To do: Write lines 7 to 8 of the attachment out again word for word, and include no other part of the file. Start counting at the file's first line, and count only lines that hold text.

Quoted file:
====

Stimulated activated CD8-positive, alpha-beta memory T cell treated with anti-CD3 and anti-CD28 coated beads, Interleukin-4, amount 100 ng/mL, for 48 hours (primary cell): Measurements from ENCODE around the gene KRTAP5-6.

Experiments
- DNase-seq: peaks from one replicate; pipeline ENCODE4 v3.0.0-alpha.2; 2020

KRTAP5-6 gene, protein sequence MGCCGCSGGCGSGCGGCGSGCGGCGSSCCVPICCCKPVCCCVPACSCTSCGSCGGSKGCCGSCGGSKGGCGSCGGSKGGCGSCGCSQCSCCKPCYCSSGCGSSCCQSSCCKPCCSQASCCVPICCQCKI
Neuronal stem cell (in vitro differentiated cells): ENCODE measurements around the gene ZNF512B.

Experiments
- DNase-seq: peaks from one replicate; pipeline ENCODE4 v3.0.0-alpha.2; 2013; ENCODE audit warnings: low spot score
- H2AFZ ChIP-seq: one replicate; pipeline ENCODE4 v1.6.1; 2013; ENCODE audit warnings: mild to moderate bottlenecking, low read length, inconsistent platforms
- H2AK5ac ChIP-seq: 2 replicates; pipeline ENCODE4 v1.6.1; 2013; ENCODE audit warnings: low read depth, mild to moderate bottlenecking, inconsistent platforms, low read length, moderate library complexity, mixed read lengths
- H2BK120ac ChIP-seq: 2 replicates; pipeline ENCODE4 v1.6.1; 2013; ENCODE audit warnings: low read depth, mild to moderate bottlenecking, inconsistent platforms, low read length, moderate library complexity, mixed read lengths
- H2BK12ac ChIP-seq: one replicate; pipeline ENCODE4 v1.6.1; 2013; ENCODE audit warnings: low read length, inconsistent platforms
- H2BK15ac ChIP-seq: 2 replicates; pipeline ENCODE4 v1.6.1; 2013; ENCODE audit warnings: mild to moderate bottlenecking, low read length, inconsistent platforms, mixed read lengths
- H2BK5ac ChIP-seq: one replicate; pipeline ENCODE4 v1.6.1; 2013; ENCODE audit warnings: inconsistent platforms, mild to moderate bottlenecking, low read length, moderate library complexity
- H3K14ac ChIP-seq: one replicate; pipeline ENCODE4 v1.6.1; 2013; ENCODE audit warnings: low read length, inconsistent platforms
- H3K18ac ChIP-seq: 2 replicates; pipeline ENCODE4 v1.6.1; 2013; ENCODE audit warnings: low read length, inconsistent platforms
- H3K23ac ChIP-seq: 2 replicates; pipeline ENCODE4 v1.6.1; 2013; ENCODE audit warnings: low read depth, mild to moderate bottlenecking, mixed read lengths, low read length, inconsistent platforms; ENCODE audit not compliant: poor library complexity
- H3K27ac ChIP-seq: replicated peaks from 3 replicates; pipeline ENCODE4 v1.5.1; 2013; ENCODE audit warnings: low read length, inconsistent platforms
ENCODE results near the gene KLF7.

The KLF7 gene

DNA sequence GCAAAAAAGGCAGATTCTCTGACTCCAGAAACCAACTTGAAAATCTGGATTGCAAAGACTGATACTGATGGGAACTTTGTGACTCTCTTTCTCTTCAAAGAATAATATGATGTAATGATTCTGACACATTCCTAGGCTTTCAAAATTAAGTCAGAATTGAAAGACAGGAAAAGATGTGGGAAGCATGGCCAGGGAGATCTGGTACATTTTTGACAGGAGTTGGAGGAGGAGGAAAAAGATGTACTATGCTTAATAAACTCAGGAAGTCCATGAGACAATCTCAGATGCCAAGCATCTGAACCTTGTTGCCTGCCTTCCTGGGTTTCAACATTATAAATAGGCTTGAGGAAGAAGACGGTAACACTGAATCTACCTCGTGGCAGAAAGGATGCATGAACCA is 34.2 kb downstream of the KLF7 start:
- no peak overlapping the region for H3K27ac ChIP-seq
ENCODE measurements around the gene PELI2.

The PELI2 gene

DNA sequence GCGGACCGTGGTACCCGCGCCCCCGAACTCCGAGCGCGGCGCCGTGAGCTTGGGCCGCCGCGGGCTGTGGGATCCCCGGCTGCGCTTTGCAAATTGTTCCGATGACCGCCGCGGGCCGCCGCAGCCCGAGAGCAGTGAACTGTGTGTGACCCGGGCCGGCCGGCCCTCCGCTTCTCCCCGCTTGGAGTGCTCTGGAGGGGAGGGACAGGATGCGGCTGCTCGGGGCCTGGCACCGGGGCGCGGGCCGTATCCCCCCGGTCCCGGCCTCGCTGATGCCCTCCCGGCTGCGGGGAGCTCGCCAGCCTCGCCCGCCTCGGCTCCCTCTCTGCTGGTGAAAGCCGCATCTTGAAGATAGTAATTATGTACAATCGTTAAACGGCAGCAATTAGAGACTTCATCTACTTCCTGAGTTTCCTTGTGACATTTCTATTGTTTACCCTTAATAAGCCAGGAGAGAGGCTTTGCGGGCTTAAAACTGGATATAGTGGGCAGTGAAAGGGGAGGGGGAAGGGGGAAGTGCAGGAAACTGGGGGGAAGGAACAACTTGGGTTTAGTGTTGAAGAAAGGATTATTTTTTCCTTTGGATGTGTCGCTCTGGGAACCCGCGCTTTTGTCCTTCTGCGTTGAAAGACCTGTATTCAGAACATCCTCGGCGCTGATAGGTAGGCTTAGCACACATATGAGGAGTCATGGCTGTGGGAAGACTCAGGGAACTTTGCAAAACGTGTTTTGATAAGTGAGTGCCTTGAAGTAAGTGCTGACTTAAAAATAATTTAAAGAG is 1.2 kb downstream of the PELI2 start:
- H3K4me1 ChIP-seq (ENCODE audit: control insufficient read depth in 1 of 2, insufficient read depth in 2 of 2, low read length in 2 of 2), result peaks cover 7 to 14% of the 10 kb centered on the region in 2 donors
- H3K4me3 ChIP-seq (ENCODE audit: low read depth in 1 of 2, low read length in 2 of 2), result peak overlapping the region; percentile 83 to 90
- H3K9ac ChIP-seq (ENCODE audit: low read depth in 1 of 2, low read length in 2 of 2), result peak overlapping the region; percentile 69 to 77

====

- DNase-seq: peaks from one replicate; pipeline ENCODE4 v3.0.0-alpha.2; 2013; ENCODE audit warnings: low spot score
- H2AFZ ChIP-seq: one replicate; pipeline ENCODE4 v1.6.1; 2013; ENCODE audit warnings: mild to moderate bottlenecking, low read length, inconsistent platforms